Walks and Tours

Free guided walks in Kings ParkKings Park and Botanic Garden offers a range of walks and commercial tours to appeal to visitors of all interests and abilities.

Free guided walks in Kings Park are led by Kings Park Volunteer Guides. They depart daily from Fraser Avenue, outside Aspects of Kings Park. The walks run every day throughout the year, except Christmas Day. Additional walks are available during the annual Kings Park Festival in September.

Self-guided walks are also available for visitors to experience the park's walking trails at their own leisure. Brochures are available from the Visitor Information Centre.

You can also take a guided walk with an Aboriginal guide on an Indigenous Heritage Tour to learn about the local Aboriginal people, their stories and their relationship with Kings Park.

For those with limited time, the City Sightseeing Bus runs tours through Kings Park and Botanic Garden, stopping at key areas within the park.

Cycling is also a great way to tour the park with bike racks provided at various locations. Bike hire is not available within the park, however we recommend visitors contact Tourism WA regarding hire options. 

 

Free guided walks led by Kings Park Volunteer Guides. Photo: C. Sprogoe.

Free guided walks in Kings Park and Botanic Garden are led by the Kings Park Volunteer Guides. They depart daily from Fraser Avenue, outside Aspects of Kings Park.

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Perth City Sightseeing Bus tours through Kings Park and Botanic Garden.

City Sightseeing Perth operates a hop on/hop off Kings Park that features Fraser Avenue, Roe Gardens and Synergy Parklands. The Kings Park Tour can be purchased individually or as part of a larger tour that covers the sights of Perth.

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Learn about Aboriginal tools and bush food on an Indigenous Heritage Tour.

Join your Aboriginal Guide in the magical surroundings of Kings Park and Botanic Garden where you will discover unique West Australian plants useful for bush food and medicine.

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Queen Victoria statue. Photo: D. Blumer.

Kings Park and Botanic Garden has more memorials, statues and honour avenues than any other park in Australia. The Self-Guided Memorials Walk is 1.7 km in length and takes approximately one hour to walk, with suitable access for wheelchairs and prams.

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Botanic Garden entry statement. Photo: D. Blumer.

One of the most impressive areas of Kings Park is the 17 hectare Western Australian Botanic Garden. Over 3,000 species of flowering plants have been cultivated in garden beds that represent various geographical regions.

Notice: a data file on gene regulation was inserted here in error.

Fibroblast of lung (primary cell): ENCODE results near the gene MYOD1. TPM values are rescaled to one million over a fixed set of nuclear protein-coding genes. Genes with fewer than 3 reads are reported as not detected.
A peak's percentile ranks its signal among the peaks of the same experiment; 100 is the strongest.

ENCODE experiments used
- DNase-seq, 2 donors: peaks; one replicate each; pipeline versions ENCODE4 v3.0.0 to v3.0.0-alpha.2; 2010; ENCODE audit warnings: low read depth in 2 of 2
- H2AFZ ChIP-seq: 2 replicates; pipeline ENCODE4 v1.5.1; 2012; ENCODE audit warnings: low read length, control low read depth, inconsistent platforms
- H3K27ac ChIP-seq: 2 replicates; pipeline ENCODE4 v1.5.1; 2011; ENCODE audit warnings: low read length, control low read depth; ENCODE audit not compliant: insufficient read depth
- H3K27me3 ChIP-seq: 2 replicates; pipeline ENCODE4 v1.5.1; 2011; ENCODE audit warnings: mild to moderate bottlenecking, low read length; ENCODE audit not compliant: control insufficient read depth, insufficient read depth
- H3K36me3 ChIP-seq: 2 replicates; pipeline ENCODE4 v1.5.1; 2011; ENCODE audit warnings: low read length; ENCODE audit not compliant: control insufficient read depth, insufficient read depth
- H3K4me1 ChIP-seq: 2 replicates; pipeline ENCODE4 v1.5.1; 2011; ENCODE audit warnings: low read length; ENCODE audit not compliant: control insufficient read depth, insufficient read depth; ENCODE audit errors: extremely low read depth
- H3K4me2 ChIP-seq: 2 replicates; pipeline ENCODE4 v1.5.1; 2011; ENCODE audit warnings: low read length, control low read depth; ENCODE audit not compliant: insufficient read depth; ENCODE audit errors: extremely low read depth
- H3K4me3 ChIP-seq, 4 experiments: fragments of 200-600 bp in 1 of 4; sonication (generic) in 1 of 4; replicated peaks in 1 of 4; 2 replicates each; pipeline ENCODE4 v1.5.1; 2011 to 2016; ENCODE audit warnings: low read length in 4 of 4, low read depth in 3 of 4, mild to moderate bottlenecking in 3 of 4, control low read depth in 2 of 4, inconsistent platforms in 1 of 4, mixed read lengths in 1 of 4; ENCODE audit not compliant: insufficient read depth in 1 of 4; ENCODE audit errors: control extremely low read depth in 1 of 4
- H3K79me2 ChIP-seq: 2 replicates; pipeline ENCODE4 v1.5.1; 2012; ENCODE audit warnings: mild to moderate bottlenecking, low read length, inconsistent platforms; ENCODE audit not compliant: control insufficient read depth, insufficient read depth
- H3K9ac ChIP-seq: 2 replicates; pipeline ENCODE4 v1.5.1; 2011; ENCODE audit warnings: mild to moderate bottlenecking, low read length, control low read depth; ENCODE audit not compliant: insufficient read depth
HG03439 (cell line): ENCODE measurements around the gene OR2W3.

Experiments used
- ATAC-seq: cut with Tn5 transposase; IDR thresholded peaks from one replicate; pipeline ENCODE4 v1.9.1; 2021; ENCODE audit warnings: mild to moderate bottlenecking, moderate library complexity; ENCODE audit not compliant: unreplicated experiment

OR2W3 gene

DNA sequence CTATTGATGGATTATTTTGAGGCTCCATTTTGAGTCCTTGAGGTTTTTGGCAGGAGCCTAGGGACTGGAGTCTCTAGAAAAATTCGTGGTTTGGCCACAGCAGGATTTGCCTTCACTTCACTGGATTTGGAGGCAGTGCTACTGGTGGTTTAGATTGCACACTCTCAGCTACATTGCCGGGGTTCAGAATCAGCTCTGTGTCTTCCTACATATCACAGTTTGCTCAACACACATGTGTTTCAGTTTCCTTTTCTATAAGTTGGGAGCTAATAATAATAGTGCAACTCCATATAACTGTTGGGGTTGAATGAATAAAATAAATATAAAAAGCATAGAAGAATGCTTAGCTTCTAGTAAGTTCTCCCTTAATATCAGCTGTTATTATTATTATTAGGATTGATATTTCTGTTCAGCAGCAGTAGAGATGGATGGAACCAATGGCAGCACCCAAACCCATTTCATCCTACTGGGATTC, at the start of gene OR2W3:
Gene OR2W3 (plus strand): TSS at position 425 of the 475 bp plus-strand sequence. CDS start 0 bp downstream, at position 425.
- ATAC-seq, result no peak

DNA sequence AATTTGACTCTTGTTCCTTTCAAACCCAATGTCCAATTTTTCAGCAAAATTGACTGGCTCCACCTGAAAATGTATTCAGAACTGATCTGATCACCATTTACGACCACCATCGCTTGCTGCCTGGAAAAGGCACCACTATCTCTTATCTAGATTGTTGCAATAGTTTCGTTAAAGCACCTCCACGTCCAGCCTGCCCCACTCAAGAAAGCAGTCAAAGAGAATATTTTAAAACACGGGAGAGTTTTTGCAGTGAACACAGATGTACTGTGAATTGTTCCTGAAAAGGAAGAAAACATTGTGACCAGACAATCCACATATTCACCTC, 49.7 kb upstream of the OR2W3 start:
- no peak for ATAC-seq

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Lotterywest Federation Walkway glass bridge

Walk among the treetops and enjoy spectacular views of the city skyline on the Lotterywest Federation Walkway. The journey extends 620 metres through the Western Australian Botanic Garden and includes a spectacular elevated 52 metre glass and steel arched bridge suspended among a canopy of tall eucalypts.

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DNA Tower. Photo: D. Blumer.

The DNA Tower derives its name from the deoxyribonucleic acid (DNA) double-helix molecule, which is found in all cells and control the development of life.

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Law Walk. Photo: J. Mansell-Fletcher.

Law Walk is Kings Park's premier urban bushland trail. It is a 2.5 km loop walk that provides visitors with scenic views of the Swan River and a unique insight into biodiversity along the Mount Eliza escarpment.

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Bushland Nature Trail mia mia entry. Photo: D. Blumer.

The Bushland Nature Trail walk offers a unique encounter with Western Australia's famous wildflowers, trees and birdlife in their natural environment.

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Kokoda Track Memorial Walk. Photo: D. Blumer.

The Kokoda Track Memorial Walk is a tribute to the bravery of Australian troops who fought through atrocious conditions and against vastly superior numbers in the Papua New Guinea campaign of July 1942 - January 1943.

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Indigenous didgeridoo player. Photo: M. Griffiths.

Kings Park and Botanic Garden is home to a diverse range of flora and landscapes, all of which were understood and used for survival by the native Aboriginal people of the South-West, the Nyoongar people. The Boodja Gnarning Walk captures some of this knowledge and explores Nyoongar use of the land.

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